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Head of the Class

24-Year-Old Design Prodigy Victor Cornejo Brings Stetson Hats Back into the Ring

January 13, 2002|CLAUDIA KOLKER and Houston-based Claudia Kolker is a former Los Angeles Times bureau chief.

Two years ago, when Hatco--the Texas firm that creates Stetsons--advertised for help, they did so only with the vaguest plan of mustering new blood. Designer Gary Rosenthal, now entering his 70s, was hardly ready to retire. Although he'd launched each Stetson made for almost 30 years, working with an icon tends to energize a man. And Stetson--crown of ranchers, movie cowboys and weekend good old boys--has gleamed with legendary luster since the Civil War. Rosenthal allowed, though, that he'd like someone to do the legwork at the factory.

Meanwhile, Thomas Harris, Hatco's president, was pondering Latino buyers, who had been loyal Stetson wearers from the company's first days. Now, unlike other Stetson clients, they also were a growing population. By the 1990s, the cowboy hat business was what analysts politely term "mature." In other words, the prospects for new buyers had dwindled. With the glory days of "Urban Cowboy" and Texophile Asian tourists long past, Stetson sales had flattened. But previews of the 2000 census showed that Latinos in the U.S. had increased by more than 50% in number.

It might be nice, mused Harris, to get a Spanish speaker on the team.

So Harris hired a young Mexican named Victor Cornejo. The skinny 22-year-old seemed bright. Raised in the slums of Ciudad Juarez, across the Rio Grande from El Paso, he' d worked his way through college in Texas. A nice kid, diligent enough to endure an entry-level job. But Cornejo did far more than just endure. He deluged his bosses with new designs and strategies, all adding a Latino tilt to the hallowed Texas hat. Within a year, he had revolutionized the company, lobbing sales upward 40%. Harris had hired a prodigy. A western-wear savant. A spy in the house of hats.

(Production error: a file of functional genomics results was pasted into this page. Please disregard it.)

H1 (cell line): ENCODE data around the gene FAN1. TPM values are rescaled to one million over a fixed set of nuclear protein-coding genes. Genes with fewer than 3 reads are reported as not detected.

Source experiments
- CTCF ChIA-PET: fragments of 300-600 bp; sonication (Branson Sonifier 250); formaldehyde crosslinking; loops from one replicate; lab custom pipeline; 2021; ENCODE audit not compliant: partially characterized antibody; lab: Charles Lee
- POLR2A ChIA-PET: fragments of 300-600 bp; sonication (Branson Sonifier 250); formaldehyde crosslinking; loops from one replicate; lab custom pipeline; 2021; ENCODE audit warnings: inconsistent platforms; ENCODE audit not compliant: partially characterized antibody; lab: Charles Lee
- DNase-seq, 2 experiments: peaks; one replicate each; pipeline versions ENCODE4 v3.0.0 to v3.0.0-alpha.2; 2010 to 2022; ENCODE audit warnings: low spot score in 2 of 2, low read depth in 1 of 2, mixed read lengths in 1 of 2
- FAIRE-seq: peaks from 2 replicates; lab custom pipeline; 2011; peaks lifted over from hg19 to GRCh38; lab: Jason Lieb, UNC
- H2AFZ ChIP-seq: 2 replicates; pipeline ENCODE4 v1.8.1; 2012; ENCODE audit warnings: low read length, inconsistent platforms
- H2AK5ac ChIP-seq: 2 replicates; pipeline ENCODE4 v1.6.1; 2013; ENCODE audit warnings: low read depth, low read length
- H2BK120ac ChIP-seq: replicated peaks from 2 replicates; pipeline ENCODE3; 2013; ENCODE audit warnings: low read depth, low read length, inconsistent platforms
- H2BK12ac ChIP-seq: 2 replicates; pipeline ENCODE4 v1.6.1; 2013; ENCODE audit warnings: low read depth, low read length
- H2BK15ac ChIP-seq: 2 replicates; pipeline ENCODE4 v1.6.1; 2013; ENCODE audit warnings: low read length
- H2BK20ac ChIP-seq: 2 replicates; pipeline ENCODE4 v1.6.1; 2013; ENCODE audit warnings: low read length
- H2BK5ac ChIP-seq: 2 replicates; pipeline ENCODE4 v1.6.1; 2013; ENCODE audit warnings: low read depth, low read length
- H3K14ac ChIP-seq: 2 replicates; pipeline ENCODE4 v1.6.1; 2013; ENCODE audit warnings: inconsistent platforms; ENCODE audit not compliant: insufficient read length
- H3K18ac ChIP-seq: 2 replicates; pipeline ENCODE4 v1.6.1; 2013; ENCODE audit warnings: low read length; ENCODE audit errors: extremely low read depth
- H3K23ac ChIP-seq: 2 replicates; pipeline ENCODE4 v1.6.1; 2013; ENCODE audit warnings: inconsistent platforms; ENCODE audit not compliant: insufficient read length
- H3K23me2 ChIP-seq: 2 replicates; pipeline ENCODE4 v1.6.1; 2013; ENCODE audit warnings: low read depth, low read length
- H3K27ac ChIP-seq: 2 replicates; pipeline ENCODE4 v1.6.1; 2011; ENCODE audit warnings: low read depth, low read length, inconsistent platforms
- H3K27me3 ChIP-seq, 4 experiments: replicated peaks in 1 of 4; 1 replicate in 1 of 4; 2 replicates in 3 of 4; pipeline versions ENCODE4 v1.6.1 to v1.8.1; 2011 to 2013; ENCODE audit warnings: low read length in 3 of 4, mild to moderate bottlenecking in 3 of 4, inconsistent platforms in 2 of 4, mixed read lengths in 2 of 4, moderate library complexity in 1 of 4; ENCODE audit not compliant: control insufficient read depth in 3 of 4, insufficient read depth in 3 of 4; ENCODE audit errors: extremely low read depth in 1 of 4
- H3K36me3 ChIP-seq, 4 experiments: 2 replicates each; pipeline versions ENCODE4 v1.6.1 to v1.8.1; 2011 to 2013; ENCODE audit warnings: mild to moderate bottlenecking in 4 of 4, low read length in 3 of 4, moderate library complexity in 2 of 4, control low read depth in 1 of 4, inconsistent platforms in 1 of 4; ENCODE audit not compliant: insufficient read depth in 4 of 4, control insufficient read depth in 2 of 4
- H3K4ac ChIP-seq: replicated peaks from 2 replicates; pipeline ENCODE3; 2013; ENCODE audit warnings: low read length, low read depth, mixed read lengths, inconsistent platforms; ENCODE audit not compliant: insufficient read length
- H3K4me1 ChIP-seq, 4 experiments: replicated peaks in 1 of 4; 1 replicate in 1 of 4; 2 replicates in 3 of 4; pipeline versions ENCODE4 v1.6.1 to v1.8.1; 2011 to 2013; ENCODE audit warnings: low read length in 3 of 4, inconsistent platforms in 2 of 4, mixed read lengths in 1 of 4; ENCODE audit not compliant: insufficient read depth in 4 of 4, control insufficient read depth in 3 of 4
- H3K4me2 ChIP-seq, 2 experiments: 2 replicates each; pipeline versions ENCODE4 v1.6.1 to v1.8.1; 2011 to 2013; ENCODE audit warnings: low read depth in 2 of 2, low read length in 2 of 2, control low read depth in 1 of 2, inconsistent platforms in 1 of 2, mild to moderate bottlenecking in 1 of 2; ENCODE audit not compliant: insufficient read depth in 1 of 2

inside the stetson offices in garland, texas, each wall offers an ode to cowboy culture. Pristine, curvy Stetsons line the entry like gold discs at a record studio. Stills of Stetsoned film stars--John Wayne, James Stewart, Tom Mix--peer manfully along the halls. And greeting anyone who enters is Stetson's Mona Lisa: "The Last Drop," a sunset-colored portrait of a cowboy watering his horse out of his battered hat.

Downstairs, in a factory, hat blockers still shape Stetson bodies one by one. It's much as they were made in 1865, when a sickly Philadelphia hatter named John B. Stetson first headed west to find his health. Intrigued by the Mexican cowboys, Stetson fashioned his own version of their headwear out of matted rabbit hide. A Mexican vaquero bought the ur-Stetson for $5. Mexicans also nudged Stetson fortunes ahead a generation later, during the Revolution: Pancho Villa is said to have bought thousands to outfit his army.

But in the generations after, it was Texans who identified with the hats most closely. In the Lone Star State, a "Stetson is tantamount to the crown of kings," declares Will Howard, head of Texas history at the Houston Public Library. The brand' s heft and profile, he explains, are simply unmistakable. It wasn't parody, precisely, when Lyle Lovett hugged his Stetson in a recent CD photograph. When he sings, "You can have my girl, but don't touch my hat," Texans may smile at the excess. But they appreciate the sentiment.

Few people understand that sentiment as well as Gary Rosenthal. Lean and wry, still piqued by nuances of brim and felt, he knows hats as well as any man alive. That may be why Rosenthal so quickly recognized Cornejo's talent. His new helper, Rosenthal explains, joined a designer's moxie with cultural insight that sometimes dumbfounds his bosses.

Scarcely a year after joining Stetson, for example, Cornejo suggested a hat called La Guadalupana."In Mexican agricultural areas," he told his bosses, "they have a tradition of tucking a little image of the Virgin of Guadalupe for protection inside the hatband."

Why not silkscreen her image right into the silk dome inside a Stetson's crown?

True, the traditional Stetson is a stern affair, devoid of color even on the inside lining. But Mexicans find color perfectly compatible with the male aesthetic. So Cornejo and his mentor puzzled mainly about how to place the image most respectfully. "Talk about tasteful," Rosenthal says. "We didn't put our name anywhere near the picture." La Guadalupana quickly became one of Stetson's top sellers among Latino customers. Next, Cornejo came up with El Azteca. Mexicans, he says, tend to be nationalistic, relishing emblems of their heritage. Lined in blood-red silk and emblazoned inside with an Aztec calendar, El Azteca sold spectacularly.

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